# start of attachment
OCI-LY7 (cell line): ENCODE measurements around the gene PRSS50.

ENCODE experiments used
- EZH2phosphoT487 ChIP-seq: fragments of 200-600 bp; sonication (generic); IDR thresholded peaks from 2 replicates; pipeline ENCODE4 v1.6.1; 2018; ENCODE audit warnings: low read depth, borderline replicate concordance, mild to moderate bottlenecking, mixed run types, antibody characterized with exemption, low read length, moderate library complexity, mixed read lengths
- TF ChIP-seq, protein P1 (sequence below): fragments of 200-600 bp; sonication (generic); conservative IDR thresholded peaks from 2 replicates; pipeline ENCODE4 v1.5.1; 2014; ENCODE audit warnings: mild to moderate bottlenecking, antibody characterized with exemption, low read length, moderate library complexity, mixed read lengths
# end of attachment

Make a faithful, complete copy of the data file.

OCI-LY7 (cell line): ENCODE measurements around the gene PRSS50.

ENCODE experiments used
- EZH2phosphoT487 ChIP-seq: fragments of 200-600 bp; sonication (generic); IDR thresholded peaks from 2 replicates; pipeline ENCODE4 v1.6.1; 2018; ENCODE audit warnings: low read depth, borderline replicate concordance, mild to moderate bottlenecking, mixed run types, antibody characterized with exemption, low read length, moderate library complexity, mixed read lengths
- TF ChIP-seq, protein P1 (sequence below): fragments of 200-600 bp; sonication (generic); conservative IDR thresholded peaks from 2 replicates; pipeline ENCODE4 v1.5.1; 2014; ENCODE audit warnings: mild to moderate bottlenecking, antibody characterized with exemption, low read length, moderate library complexity, mixed read lengths